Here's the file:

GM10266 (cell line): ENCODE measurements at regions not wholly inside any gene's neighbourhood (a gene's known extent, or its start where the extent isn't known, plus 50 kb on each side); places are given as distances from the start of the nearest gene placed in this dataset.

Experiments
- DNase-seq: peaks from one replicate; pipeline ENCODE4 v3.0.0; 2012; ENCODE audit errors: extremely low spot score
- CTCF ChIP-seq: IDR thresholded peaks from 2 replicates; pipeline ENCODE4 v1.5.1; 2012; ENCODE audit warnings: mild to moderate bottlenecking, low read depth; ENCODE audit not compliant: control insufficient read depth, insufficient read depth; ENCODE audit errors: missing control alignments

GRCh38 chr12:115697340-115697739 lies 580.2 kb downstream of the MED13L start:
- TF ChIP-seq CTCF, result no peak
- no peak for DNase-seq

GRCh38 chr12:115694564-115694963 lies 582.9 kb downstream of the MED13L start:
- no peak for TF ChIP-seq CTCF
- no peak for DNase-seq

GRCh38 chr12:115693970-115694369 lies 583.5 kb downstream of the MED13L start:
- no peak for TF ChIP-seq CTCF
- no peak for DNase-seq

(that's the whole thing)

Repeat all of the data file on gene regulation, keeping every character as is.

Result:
GM10266 (cell line): ENCODE measurements at regions not wholly inside any gene's neighbourhood (a gene's known extent, or its start where the extent isn't known, plus 50 kb on each side); places are given as distances from the start of the nearest gene placed in this dataset.

Experiments
- DNase-seq: peaks from one replicate; pipeline ENCODE4 v3.0.0; 2012; ENCODE audit errors: extremely low spot score
- CTCF ChIP-seq: IDR thresholded peaks from 2 replicates; pipeline ENCODE4 v1.5.1; 2012; ENCODE audit warnings: mild to moderate bottlenecking, low read depth; ENCODE audit not compliant: control insufficient read depth, insufficient read depth; ENCODE audit errors: missing control alignments

GRCh38 chr12:115697340-115697739 lies 580.2 kb downstream of the MED13L start:
- TF ChIP-seq CTCF, result no peak
- no peak for DNase-seq

GRCh38 chr12:115694564-115694963 lies 582.9 kb downstream of the MED13L start:
- no peak for TF ChIP-seq CTCF
- no peak for DNase-seq

GRCh38 chr12:115693970-115694369 lies 583.5 kb downstream of the MED13L start:
- no peak for TF ChIP-seq CTCF
- no peak for DNase-seq